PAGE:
Trees

Reach for the Sky

Reach for the sky

Reach for the Sky

This image and the Sumada Tree were both taken from the same hillside. It’s great to have two subjects in the same area, I had one tree facing north and another facing roughly east. This meant it was far more likely that I’d get at least one good image.

After capturing this image I couldn’t help being reminded of the film platoon.

From the movie Platoon

From the movie Platoon


Branch Out

Birds Eye rrr

Branch Out

I photographed in Patagonia for much of 2015/16; from my cabin in the small town of El Chalten I was able to access deep into the heart of Los Glaciers National Park. Some days I would need a break from hiking, but I would always keep an eye on the sky, because if the clouds looked promising I would be able to run to this tree in under 20 minutes. In all my time photographing the park I only ever saw condors here on two occasions. I should point out that it was necessary to take two pictures to create this image. I used a wide angle lens to photograph the tree, in doing so the condor appeared tiny. It’s 9′ wingspan was miniaturized with the effect of using such a wide focal length. Therefore I pushed my processing boundaries and shot the bird separately with a longer focal length and later added it to the image.  This image does make a more accurate representation of the scene.

Here’s a couple more from the same location:

 

 

 

 

 


Desert Cathedral

Desert Cathedral

Desert Cathedral

Only when you get close to this cave do you realize its potential for photography. It’s then that you come to understand that there are many places within the American Southwest that have yet to be discovered. Huge thanks must go to the guy who not only shared this location with me but was also kind enough to bring me fresh espresso when I’d camp out here.


Dance Hall

Dance Hall Tree

Dance Hall Tree

Dance Hall Rock is a popular place to photograph in southern Utah. During the monsoons the depressions in the sandstone sometimes fill with rainwater, which can be incredibly photogenic. When that doesn’t happen you have to make do with what you have. Looking at the patterns in the sandstone I thought this might make an interesting subject for a long exposure shot with the stars rotating around the pole star. Deciding that I would want to light the subject from below I dropped down into the hollow with some candles. I misjudged the height of the drop and soon discovered that I couldn’t get out! I was on my own without a cell phone or other means to call for help. After several failed attempts at running, jumping and of course sliding back down I began to think I might end up lost like Everett Ruess who went missing in this area back in 1934. After a little while I began piling up sand which gave me the extra height I needed to escape. I would say it was a lesson well learned, but of course I’ve done many daft things since.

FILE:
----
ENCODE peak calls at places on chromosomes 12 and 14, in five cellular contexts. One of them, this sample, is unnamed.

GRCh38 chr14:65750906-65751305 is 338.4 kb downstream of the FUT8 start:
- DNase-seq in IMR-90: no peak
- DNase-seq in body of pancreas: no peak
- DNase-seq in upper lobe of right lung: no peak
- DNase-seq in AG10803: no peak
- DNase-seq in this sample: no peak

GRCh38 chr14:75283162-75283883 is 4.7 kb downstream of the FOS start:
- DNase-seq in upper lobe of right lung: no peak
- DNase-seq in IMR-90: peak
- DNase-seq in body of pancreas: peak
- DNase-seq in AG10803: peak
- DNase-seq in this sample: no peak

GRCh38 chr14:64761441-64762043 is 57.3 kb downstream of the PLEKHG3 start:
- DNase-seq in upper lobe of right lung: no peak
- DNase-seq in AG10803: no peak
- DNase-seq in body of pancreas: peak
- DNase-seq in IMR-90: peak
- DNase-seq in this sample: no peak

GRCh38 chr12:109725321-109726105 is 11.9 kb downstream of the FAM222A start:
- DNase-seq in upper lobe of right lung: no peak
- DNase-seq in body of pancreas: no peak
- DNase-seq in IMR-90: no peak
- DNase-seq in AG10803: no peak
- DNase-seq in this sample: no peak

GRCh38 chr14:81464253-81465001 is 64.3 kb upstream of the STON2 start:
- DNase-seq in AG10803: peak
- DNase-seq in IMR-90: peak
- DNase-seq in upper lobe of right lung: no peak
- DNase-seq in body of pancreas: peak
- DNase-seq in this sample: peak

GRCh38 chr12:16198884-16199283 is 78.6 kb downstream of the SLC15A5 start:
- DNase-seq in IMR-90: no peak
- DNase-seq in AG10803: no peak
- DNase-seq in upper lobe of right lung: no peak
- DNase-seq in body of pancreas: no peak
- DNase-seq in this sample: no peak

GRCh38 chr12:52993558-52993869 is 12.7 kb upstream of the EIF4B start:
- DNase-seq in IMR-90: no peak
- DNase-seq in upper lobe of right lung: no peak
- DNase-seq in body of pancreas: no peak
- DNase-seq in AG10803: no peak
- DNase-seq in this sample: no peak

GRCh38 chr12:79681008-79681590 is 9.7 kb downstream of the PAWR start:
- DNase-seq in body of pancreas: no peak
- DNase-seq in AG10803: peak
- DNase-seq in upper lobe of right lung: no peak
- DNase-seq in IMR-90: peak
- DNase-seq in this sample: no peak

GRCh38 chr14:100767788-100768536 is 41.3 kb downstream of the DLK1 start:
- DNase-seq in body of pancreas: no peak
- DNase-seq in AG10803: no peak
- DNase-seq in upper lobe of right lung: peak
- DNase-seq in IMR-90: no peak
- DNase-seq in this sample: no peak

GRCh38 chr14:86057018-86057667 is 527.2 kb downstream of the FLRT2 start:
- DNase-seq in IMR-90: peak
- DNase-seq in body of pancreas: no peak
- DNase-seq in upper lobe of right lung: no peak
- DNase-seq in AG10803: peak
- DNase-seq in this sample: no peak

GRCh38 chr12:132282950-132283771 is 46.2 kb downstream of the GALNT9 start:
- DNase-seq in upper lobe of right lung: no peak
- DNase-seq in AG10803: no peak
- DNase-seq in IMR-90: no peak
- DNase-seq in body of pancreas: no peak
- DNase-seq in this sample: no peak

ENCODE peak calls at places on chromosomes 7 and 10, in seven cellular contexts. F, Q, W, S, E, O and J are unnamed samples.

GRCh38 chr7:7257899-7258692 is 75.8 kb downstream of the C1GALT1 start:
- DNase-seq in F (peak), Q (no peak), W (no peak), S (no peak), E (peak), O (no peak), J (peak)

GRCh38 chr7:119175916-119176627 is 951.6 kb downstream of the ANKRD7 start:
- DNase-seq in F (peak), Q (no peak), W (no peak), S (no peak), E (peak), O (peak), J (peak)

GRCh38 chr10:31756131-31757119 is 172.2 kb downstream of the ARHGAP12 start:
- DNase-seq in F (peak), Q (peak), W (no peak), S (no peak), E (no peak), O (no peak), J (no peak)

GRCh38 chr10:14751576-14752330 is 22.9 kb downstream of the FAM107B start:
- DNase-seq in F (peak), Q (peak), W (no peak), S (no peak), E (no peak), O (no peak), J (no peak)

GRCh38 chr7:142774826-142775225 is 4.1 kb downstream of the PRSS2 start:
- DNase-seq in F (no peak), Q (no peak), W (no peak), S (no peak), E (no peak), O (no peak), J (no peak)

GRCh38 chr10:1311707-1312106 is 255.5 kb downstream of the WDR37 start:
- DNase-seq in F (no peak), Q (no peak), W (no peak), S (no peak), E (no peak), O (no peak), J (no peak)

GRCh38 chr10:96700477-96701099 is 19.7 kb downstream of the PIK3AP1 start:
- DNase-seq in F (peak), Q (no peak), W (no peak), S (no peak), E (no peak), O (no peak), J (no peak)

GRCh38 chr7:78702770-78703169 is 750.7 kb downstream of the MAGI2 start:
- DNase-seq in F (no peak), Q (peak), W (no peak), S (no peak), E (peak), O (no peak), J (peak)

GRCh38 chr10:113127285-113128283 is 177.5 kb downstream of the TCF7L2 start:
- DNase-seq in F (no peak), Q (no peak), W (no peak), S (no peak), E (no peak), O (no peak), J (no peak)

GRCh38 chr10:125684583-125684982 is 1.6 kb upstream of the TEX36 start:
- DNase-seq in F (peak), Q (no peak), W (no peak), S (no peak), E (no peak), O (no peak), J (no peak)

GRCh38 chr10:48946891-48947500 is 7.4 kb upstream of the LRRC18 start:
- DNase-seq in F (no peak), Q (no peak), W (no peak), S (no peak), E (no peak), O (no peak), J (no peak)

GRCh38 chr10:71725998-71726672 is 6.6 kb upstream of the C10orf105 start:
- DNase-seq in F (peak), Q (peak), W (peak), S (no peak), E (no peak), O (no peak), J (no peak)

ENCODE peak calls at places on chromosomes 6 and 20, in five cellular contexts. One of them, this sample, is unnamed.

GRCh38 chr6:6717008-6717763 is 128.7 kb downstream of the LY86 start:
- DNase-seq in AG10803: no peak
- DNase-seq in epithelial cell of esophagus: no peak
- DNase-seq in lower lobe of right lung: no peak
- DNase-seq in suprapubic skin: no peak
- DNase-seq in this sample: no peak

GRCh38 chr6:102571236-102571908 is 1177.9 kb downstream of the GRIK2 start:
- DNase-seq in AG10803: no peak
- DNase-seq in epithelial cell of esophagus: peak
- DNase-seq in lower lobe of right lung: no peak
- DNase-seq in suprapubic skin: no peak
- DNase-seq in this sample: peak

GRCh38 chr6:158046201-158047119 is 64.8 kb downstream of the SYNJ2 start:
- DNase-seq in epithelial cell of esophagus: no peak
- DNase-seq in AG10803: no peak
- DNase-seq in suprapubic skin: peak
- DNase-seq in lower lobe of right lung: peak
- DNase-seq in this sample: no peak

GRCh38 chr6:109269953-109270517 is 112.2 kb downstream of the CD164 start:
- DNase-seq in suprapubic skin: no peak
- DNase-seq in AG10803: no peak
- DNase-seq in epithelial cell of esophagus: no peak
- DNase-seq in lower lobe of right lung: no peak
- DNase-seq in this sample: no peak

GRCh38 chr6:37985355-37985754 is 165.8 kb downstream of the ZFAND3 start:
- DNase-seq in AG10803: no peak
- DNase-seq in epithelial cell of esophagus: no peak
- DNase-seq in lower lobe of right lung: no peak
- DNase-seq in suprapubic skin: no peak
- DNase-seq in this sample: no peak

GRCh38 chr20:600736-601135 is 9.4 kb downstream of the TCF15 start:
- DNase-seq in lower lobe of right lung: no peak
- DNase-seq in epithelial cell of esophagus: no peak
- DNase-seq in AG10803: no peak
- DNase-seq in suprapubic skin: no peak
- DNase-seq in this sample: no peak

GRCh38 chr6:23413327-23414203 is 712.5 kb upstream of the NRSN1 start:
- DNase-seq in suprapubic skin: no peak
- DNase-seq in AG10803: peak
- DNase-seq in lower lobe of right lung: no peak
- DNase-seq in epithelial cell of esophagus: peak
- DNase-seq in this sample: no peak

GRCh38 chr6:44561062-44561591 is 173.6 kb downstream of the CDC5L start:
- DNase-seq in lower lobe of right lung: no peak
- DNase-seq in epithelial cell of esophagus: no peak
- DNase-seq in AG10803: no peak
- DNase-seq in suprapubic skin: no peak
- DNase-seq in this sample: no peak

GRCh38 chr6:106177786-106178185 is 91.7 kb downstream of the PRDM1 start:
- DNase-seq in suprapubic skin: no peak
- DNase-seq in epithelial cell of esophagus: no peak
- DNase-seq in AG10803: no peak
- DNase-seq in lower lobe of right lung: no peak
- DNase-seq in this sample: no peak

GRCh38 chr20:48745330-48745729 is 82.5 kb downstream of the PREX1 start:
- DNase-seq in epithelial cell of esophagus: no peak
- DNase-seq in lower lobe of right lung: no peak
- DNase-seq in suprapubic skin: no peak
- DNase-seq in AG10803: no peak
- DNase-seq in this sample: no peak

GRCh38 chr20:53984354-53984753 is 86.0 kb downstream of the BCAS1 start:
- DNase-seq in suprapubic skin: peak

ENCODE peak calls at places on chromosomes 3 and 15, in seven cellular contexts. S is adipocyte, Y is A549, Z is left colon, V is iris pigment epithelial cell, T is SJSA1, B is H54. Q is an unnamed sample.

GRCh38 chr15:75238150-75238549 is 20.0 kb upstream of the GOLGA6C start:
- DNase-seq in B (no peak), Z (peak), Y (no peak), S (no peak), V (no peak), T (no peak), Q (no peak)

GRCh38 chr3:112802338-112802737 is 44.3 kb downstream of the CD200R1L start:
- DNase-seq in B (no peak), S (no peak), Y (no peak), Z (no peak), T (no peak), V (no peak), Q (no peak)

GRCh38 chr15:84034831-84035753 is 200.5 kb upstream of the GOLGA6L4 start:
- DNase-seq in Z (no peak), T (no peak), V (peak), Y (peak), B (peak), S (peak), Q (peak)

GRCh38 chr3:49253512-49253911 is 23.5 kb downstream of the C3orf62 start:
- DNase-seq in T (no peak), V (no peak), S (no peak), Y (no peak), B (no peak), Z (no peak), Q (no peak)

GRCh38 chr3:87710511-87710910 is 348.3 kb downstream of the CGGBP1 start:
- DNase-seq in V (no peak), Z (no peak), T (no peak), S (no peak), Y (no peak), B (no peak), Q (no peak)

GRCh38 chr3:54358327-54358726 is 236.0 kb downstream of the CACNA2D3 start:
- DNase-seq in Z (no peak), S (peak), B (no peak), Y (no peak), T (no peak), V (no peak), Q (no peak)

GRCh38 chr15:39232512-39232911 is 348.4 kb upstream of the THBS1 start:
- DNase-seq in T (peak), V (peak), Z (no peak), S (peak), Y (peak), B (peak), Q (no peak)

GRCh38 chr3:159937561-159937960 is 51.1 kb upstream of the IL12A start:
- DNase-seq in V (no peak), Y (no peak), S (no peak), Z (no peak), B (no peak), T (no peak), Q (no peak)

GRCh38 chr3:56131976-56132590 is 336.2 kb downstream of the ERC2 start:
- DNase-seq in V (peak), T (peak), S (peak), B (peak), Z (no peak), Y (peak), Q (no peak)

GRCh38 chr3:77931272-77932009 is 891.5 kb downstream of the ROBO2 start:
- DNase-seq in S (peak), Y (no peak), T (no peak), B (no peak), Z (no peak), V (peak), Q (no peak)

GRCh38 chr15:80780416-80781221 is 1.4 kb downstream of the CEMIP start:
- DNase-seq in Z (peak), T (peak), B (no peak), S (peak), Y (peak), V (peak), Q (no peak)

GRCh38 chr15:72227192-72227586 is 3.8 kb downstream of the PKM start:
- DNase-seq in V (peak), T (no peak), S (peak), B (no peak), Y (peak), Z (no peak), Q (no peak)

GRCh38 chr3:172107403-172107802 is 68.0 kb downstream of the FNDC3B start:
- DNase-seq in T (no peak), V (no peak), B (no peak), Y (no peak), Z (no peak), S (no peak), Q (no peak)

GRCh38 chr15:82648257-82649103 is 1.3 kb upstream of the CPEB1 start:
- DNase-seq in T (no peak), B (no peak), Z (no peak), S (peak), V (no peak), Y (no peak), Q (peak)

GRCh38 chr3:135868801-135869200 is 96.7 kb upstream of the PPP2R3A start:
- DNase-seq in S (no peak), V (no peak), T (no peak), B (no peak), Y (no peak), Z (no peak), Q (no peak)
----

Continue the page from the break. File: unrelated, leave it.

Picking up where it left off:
Here’s the star rotation, it’s become a rather unimaginative form of photography but I add it here just to show the principle.

 

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The Sumada Tree

The Sumada Tree

The Sumada Tree

A fellow photographer recommended I visit this hilltop which is on the edge of Glacier National Park in Montana. The foreground log made such an obvious choice with the bark creating leading lines towards the standing tree. I would typically start my day attempting to shoot in the park, then retreat to a cafe in East Glacier Village. By afternoon I’d be ready to head to this hilltop. On about day six I spotted a guy hitch hiking on the road, he had a tripod sticking out of his backpack so I stopped and offered him a lift. I suggested he might like to shoot the tree and so after parking on the road we clambered up the hill. It was a promising afternoon with cumulus clouds building in the east. The afternoon was somewhat spoiled when the hitch hiker told me the tree had been photographed long before by a well known Oregonian photographer. I lost interest in the image and it lay unprocessed for a long time, but it’s a nice shot and so I felt it well suited to my tree gallery.